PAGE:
Cost-cutting measures at the country’s public hospitals have reduced the number of beds available by 610 in the first three months of this year compared to the same period in 2012, data presented by the Health Ministry revealed on Friday.
The ministry’s report on the progress of streamlining efforts said that mergers of hospitals and hospital departments have led to a decline in the number of beds from 35,020 in the first quarter of last year to 34,410 in the January-March period this year.
Expenditure on medicines was also down 8 percent from 180.3 million euros to 165.8 million, and medical supply purchases dipped 7.3 percent.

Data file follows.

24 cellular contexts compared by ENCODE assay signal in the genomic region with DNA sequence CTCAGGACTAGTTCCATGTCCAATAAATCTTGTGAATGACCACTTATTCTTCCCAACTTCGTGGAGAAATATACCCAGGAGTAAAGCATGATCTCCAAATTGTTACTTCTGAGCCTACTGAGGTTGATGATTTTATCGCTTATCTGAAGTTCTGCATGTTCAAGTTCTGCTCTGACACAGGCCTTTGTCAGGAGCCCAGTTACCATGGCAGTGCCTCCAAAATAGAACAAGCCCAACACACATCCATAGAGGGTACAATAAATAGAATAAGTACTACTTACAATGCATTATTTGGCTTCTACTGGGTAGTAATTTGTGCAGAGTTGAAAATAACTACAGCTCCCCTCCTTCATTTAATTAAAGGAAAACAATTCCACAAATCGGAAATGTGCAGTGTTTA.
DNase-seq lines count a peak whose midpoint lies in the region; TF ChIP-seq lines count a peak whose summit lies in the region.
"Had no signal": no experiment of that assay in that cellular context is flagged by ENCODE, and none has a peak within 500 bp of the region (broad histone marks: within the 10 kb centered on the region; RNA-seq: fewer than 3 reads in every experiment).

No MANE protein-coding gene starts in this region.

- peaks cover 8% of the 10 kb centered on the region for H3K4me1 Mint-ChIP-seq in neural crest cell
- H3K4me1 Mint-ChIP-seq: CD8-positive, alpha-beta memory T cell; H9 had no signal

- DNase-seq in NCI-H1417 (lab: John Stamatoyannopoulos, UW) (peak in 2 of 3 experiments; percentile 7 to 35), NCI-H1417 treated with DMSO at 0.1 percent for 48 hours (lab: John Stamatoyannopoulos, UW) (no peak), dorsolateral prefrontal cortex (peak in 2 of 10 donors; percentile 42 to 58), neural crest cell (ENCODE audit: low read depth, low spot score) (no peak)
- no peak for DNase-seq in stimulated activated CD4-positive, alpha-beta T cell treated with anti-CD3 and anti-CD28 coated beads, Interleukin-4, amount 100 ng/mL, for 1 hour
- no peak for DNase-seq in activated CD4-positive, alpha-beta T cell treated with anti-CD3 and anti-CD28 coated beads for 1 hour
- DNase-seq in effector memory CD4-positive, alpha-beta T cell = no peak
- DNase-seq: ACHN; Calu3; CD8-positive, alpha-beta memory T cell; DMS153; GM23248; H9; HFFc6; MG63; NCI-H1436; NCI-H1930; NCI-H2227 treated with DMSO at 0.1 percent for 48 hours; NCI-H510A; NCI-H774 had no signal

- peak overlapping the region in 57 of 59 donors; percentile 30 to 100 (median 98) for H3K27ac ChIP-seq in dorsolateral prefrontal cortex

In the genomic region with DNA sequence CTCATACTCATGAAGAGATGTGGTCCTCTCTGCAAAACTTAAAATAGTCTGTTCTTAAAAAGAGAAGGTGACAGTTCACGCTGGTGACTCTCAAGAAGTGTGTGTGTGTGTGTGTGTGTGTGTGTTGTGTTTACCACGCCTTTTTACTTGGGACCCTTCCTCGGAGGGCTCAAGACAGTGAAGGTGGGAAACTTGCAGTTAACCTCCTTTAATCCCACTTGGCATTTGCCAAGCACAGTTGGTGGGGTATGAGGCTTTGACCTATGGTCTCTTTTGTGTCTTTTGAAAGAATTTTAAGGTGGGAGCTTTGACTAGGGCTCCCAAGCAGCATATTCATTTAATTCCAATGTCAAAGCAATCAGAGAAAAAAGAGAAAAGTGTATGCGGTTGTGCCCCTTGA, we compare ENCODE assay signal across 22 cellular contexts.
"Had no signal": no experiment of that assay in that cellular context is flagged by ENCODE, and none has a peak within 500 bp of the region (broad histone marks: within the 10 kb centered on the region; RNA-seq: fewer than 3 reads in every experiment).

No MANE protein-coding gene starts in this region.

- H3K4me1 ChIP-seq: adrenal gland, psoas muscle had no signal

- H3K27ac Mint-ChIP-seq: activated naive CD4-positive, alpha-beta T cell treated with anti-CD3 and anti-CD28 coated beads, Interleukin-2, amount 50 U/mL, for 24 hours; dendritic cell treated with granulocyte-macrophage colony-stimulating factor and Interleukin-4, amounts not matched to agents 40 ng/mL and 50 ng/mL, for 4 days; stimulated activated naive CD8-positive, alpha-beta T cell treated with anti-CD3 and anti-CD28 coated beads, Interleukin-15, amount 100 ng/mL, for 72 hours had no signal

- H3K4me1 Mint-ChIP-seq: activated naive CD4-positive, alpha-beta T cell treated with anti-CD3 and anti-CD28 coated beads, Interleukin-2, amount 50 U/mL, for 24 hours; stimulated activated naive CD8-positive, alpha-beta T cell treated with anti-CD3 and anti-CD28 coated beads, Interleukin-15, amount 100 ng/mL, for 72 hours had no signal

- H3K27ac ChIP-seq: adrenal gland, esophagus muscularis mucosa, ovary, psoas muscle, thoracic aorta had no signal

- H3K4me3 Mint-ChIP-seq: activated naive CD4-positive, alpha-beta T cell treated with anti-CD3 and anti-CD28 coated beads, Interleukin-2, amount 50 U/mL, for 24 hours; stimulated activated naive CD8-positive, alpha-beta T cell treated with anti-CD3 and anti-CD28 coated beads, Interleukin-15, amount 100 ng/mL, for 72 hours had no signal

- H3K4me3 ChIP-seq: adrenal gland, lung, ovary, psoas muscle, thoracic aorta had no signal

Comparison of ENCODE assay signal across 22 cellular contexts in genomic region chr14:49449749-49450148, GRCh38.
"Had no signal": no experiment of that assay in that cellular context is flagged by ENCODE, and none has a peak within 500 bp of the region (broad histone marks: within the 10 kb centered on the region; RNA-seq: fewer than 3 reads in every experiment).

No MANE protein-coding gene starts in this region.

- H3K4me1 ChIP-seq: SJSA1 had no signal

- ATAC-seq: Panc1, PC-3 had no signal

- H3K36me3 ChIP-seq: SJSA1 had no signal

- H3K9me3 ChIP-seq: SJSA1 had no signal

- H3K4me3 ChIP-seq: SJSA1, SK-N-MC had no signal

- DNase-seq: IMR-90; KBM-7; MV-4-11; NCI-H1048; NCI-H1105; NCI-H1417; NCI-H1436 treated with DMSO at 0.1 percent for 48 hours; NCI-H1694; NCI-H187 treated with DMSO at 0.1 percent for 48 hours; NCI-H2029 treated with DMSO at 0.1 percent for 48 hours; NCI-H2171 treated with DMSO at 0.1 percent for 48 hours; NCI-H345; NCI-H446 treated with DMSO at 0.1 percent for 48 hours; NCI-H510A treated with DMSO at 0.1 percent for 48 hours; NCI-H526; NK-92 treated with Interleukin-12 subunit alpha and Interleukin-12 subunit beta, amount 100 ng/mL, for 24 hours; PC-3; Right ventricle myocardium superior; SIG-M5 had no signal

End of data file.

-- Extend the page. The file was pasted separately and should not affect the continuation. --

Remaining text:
The regions that showed the best performance in reducing their overall operating costs were Crete (21 percent) and Macedonia-Thrace (17.3 percent).
Meanwhile, medical practitioners who work with the country’s biggest healthcare provider, EOPYY, rang the alarm bells yesterday, saying that any more cutbacks would render the provision of services untenable.
Practitioners have long been complaining of lengthy delays in payment from EOPYY.
The Athens Medical Association issued a statement saying that EOPYY’s mounting debts have “resulted in the financial collapse of clinical and laboratory doctors and technicians, who remain unpaid and are now struggling to keep their practices and businesses open.”